Cannabis strongly linked to death risk in high blood pressure

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A recent study from Georgia State University found that marijuana use is linked to a three-fold risk of death from high blood pressure.

They examined participants aged 20 years and above. In 2005-2006, participants were asked if they had ever used marijuana. Those who answered “yes” were considered marijuana users.

Participants reported the age when they first tried marijuana and this was subtracted from their current age to calculate the duration of use.

Information on marijuana use was merged with mortality data in 2011 from the National Centre for Health Statistics.

Among a total of 1 213 participants, 34% used neither marijuana nor cigarettes, 21% used only marijuana, 20% used marijuana and smoked cigarettes, 16% used marijuana and were past-smokers, 5% were past smokers and 4% only smoked cigarettes.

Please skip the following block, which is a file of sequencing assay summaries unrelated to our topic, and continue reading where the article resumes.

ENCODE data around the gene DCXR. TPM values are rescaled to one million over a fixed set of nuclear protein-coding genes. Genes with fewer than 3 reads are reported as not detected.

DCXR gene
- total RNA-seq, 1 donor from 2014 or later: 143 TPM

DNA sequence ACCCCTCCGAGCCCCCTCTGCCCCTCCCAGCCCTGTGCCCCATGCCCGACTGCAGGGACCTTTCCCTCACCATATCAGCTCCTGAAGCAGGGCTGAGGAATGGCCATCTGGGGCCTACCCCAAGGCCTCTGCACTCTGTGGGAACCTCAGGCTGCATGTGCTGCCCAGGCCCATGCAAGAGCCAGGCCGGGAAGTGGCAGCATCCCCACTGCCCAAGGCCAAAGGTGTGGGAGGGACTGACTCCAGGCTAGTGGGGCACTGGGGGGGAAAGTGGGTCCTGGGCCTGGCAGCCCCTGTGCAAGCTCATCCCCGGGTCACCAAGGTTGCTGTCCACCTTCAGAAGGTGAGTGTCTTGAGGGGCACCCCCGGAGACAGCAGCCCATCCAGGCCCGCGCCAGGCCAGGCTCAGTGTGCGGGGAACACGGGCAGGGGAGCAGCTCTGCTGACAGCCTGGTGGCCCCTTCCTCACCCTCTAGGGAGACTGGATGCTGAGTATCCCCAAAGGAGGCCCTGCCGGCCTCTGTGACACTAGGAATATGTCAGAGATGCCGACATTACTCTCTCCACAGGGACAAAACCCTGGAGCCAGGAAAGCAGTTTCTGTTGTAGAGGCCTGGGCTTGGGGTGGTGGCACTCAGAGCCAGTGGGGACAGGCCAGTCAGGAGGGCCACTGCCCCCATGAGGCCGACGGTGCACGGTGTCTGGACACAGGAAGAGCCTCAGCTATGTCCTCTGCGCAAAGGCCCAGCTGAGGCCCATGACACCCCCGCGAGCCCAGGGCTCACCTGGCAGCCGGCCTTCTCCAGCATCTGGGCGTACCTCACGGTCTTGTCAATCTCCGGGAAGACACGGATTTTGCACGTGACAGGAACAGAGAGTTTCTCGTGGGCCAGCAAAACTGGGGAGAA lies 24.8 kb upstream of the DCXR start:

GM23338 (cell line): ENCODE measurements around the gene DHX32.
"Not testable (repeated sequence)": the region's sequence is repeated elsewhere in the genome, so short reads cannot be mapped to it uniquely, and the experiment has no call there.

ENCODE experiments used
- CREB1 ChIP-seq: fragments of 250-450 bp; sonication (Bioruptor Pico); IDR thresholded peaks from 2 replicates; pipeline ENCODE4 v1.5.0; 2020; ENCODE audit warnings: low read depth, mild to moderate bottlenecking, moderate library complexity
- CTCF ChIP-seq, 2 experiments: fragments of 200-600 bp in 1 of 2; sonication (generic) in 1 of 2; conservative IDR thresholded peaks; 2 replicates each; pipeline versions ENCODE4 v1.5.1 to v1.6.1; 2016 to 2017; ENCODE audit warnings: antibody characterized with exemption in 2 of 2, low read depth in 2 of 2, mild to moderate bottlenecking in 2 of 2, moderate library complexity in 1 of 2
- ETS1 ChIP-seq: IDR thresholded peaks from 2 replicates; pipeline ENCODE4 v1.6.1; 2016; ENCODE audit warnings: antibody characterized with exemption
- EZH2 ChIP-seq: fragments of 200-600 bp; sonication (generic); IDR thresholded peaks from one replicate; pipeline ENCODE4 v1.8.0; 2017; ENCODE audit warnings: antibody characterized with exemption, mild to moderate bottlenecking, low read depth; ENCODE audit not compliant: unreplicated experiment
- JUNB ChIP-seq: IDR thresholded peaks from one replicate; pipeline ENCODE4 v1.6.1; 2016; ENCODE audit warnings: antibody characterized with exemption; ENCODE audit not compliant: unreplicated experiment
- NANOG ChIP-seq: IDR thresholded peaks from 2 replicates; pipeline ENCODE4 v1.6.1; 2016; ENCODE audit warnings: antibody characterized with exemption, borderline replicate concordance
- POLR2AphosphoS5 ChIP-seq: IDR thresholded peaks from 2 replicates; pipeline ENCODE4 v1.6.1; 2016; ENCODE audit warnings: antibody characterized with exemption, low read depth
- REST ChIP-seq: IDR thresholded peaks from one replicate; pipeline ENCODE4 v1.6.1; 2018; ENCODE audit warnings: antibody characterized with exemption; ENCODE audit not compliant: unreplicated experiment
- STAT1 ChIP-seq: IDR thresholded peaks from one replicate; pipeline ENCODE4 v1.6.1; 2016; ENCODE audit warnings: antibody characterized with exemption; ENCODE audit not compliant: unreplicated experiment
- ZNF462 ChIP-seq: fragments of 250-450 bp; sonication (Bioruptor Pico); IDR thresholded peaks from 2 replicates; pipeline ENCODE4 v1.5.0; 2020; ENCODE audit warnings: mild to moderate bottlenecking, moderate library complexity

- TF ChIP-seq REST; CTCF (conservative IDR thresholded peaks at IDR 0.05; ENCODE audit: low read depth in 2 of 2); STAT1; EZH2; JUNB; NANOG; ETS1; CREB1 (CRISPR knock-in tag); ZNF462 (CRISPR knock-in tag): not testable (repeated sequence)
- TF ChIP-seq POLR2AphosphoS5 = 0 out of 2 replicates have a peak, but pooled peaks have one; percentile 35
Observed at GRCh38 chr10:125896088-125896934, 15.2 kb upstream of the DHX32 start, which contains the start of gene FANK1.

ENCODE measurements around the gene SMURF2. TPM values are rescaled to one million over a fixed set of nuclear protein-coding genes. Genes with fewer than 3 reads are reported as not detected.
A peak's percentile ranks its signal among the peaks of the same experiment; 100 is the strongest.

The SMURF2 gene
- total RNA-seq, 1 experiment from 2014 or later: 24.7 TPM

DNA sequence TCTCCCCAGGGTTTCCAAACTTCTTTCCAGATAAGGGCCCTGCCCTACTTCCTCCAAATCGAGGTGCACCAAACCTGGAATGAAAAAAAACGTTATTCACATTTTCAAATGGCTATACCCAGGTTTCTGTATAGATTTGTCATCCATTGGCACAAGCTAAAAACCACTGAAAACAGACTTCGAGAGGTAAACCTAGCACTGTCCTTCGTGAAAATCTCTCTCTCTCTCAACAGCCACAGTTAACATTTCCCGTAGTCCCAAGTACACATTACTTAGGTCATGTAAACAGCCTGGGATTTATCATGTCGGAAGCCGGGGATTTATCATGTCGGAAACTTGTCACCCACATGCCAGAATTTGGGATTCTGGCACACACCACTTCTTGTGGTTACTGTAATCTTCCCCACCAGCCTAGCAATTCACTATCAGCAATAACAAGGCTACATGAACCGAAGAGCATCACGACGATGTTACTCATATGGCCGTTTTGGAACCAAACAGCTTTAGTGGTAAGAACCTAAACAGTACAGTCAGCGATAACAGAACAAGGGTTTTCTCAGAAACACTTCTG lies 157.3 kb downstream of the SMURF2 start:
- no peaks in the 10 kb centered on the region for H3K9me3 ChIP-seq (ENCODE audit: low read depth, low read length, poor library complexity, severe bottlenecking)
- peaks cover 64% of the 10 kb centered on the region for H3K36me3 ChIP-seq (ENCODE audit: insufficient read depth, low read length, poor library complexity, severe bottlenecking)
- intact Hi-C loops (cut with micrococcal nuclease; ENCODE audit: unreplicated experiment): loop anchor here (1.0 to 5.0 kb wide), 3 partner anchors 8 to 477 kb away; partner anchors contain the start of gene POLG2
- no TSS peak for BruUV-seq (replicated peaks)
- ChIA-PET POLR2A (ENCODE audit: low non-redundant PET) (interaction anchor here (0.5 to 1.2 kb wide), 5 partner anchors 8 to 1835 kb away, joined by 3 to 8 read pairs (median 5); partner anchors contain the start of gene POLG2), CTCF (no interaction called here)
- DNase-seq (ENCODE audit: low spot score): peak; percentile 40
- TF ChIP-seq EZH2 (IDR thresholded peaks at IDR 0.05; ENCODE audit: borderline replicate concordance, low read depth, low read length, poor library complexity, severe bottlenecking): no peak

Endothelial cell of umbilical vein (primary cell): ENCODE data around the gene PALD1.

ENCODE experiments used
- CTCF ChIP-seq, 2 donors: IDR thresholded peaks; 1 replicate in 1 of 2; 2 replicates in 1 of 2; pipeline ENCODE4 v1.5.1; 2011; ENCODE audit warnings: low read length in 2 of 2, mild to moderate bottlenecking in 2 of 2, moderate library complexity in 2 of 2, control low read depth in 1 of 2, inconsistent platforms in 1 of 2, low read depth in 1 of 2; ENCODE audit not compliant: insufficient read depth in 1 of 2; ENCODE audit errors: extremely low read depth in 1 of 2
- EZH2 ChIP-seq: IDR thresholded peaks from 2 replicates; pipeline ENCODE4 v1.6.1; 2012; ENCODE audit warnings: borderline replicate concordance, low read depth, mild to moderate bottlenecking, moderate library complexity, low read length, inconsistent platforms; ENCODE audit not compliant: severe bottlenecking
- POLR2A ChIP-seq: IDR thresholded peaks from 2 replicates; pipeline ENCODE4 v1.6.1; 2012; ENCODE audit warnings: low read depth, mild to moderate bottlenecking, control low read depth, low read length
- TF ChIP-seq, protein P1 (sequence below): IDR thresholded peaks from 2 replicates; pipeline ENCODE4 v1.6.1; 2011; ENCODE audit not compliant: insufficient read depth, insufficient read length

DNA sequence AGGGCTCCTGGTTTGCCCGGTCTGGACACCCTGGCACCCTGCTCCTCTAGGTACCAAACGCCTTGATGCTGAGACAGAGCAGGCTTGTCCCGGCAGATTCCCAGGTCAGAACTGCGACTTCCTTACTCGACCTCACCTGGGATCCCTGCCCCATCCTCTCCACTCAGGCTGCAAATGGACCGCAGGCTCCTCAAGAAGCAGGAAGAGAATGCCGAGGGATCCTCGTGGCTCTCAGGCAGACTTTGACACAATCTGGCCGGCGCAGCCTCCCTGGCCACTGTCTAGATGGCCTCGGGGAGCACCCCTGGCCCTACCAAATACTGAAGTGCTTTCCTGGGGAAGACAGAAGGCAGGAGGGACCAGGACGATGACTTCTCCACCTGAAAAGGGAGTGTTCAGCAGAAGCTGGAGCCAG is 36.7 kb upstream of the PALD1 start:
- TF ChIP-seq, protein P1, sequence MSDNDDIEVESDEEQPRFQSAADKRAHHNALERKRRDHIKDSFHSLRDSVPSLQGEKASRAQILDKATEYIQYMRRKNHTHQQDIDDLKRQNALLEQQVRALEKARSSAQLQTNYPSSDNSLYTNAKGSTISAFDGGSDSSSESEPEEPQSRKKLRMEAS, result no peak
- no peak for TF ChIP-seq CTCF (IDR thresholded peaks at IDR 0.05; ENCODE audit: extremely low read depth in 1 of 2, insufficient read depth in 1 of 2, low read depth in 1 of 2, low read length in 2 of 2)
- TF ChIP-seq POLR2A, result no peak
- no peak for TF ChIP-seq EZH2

The average duration of marijuana use was 11.5 years. The team found marijuana users had a higher risk of dying from high blood pressure.

Compared to non-users, marijuana users had a 3.42 times higher risk of death from hypertension and a 1.04 greater risk for each year of use.

These results suggest a possible risk of hypertension mortality from marijuana use. This is not surprising since marijuana is known to have a number of effects on the cardiovascular system.

Marijuana stimulates the sympathetic nervous system, leading to increases in heart rate, blood pressure and oxygen demand. Emergency rooms have reported cases of angina and heart attacks after marijuana use.

The researchers stated that the heart risk associated with marijuana use may be greater than the cardiovascular risk already established for cigarette smoking.

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The research was published in the European Journal of Preventive Cardiology and conducted by Barbara A Yankey et al.

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